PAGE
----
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Monday, April 23, 2007
The watering of Mike Daisey
Earlier this month, Globe theater critic Louise Kennedy reviewed Mike Daisey's comical-philosophical monologue "Invincible Summer," now playing (till April 29) at the Carr Human Rights Foundation-supported Zero Arrow Theatre in Cambridge. She loved Daisey, but was disappointed in the crowd: "the empty seats were only slightly less responsive than the full ones," she wrote, and: "Here's hoping [Daisey's other shows] get the wide-awake audiences they deserve."
Well, Daisey finally did get a responsive audience. As a number of my favorite bloggers -- including Jason Grote at Confessions of an English Jason Grote Eater, John Hodgman at Good Evening, Annalee Newitz at Table of Malcontents, Edward Champion at Return of the Reluctant -- reported over the weekend, on Thursday night Daisey's performance was interrupted when a large portion of the audience (87 people) suddenly walked out. According to theater management, or so I've heard, it was a group of (Christian) choir students and their parents and teachers. But let's let Daisey tell the story:
I am performing the show to a packed house, when suddenly the lights start coming up in the house as a flood of people start walking down the aisles -- they looked like a flock of birds who'd been startled, the way they all moved so quickly, and at the same moment... it was shocking, to see them surging down the aisles. The show halted as they fled, and at this moment a member of their group strode up to the table, stood looking down on me and poured water all over the outline, drenching everything in a kind of anti-baptism.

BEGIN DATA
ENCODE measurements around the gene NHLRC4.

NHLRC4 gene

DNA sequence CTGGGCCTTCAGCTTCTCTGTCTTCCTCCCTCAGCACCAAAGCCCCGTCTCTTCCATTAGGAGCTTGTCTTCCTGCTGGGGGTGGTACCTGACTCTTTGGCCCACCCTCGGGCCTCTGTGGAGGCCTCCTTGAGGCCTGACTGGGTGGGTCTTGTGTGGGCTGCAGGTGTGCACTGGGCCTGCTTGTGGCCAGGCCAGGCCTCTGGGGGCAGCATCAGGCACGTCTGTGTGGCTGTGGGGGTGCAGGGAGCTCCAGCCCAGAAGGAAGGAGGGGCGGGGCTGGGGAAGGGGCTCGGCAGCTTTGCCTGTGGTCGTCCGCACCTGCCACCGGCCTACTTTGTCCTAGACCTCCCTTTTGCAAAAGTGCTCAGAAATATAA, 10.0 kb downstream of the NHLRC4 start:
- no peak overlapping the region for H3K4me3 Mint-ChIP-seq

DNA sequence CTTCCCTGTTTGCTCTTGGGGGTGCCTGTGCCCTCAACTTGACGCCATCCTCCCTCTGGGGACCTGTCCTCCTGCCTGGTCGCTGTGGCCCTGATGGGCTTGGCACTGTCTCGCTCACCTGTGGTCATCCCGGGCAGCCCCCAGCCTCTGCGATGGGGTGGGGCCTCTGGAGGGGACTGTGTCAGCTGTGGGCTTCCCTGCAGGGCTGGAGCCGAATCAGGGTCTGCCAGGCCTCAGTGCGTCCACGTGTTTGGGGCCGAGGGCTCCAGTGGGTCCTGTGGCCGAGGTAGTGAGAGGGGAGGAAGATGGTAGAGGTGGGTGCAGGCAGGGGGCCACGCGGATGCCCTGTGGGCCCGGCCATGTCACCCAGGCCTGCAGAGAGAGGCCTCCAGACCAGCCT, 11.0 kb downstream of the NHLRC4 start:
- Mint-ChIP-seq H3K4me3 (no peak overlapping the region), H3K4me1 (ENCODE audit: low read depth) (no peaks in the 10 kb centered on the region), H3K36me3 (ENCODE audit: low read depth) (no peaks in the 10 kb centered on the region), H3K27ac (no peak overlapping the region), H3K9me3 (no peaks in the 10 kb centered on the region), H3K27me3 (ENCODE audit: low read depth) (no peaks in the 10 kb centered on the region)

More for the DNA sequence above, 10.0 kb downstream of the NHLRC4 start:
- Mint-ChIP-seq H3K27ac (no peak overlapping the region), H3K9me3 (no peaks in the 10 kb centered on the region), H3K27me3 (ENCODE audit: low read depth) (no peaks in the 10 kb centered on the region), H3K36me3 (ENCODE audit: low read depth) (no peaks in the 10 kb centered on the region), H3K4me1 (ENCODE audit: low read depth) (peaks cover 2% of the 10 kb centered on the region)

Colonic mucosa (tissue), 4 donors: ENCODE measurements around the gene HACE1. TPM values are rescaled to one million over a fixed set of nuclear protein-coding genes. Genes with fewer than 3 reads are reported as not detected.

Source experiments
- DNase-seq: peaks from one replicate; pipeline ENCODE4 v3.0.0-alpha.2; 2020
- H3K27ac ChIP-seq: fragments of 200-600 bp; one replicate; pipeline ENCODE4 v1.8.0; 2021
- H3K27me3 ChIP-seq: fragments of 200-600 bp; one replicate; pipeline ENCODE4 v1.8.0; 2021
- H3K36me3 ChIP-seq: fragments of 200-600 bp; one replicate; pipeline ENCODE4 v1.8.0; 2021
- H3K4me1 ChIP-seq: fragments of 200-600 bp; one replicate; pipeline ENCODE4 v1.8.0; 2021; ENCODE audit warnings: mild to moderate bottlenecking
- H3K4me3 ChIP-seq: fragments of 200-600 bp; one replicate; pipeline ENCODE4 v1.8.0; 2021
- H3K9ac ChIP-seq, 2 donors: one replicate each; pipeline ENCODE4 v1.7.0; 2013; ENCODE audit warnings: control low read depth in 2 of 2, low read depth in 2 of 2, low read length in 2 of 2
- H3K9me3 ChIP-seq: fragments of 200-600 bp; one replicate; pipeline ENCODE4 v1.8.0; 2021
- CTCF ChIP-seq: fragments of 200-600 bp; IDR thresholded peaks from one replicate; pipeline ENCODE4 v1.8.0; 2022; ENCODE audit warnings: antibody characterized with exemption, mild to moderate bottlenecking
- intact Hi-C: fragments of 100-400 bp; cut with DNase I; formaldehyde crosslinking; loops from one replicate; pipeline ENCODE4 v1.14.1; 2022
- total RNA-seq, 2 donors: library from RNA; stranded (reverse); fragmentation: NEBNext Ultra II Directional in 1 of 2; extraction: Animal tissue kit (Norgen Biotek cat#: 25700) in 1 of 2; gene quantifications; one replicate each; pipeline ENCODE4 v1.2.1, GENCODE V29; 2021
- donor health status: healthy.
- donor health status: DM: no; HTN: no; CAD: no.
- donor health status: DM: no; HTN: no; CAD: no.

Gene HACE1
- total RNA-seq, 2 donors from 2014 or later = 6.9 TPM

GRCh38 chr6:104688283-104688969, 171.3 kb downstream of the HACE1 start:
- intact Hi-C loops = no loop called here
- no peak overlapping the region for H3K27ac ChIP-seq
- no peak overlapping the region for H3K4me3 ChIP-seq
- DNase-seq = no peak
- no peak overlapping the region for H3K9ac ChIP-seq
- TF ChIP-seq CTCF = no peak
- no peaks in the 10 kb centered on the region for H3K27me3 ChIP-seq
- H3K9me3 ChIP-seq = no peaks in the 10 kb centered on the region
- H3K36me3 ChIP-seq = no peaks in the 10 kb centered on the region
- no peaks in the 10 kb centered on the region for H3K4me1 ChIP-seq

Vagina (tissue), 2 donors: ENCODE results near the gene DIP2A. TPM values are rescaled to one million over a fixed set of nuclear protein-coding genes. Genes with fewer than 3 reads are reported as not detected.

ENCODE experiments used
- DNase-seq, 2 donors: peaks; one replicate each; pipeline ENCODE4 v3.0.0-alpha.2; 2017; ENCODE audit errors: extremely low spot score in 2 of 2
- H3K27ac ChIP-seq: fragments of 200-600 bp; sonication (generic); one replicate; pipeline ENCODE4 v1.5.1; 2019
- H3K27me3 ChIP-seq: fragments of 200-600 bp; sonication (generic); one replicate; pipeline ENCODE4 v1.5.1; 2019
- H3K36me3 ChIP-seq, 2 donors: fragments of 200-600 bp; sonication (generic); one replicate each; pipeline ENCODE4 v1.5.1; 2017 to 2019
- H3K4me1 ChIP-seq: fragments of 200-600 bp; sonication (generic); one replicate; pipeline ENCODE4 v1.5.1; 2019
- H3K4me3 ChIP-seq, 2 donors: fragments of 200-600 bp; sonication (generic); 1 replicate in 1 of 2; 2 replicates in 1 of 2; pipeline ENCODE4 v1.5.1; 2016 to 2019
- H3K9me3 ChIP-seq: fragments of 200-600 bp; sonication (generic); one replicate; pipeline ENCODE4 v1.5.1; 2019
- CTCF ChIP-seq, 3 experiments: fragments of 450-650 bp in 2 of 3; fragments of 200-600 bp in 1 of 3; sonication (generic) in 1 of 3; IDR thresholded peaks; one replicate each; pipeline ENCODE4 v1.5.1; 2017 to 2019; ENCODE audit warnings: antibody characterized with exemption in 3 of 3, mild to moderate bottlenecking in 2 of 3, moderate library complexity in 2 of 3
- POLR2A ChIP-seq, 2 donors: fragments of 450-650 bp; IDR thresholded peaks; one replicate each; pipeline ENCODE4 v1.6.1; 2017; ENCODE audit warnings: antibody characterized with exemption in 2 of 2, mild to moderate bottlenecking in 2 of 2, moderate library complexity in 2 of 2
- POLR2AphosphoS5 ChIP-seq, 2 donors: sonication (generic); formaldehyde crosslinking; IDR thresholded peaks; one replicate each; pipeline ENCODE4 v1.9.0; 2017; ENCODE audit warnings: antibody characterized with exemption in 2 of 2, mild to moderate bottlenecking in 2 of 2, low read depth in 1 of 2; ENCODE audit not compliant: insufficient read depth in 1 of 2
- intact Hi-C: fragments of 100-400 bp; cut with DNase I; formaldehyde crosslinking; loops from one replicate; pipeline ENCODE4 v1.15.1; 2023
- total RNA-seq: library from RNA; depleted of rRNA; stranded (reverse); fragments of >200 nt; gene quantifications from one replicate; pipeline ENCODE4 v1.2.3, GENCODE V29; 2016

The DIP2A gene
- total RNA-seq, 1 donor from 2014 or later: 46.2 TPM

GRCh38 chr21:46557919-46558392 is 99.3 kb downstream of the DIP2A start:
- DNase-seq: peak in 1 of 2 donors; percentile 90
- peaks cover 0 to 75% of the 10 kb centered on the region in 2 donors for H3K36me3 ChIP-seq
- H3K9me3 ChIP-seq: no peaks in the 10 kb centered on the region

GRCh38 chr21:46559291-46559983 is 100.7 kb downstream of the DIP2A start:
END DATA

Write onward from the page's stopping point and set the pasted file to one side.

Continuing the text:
Here's a video of the water-pouring episode:
Newitz characterized l'affaire Daisey as "possibly the only recorded example of a Christian flash mob prank." Champion raged: "The faceless cowards who did this are no better than the ghouls who burned the Great Library of Alexandria." But Hodgman found a silver lining in the cloud: "It is inspiring to me, both as a performer and a human, to see the humor and the grace with which Mike reassures those members of his audience who did not choose to pour water on his notes and regain control of himself and the moment."
PS: I liked Daisey's "21 Dog Years: Doing Time @ Amazon.com," a memoir of his stint as a footsoldier in the New Economy. I served in a different unit in the same war, and Daisey does a great job of explaining how lame it was.
PPS: Bostonist interviewed Daisey on April 6, check it out.
UPDATE: Whoops! Shoulda guessed that Geoff Edgers, tireless Globe arts reporter, and another of my favorite bloggers, would have also mentioned the watering of Mike Daisey.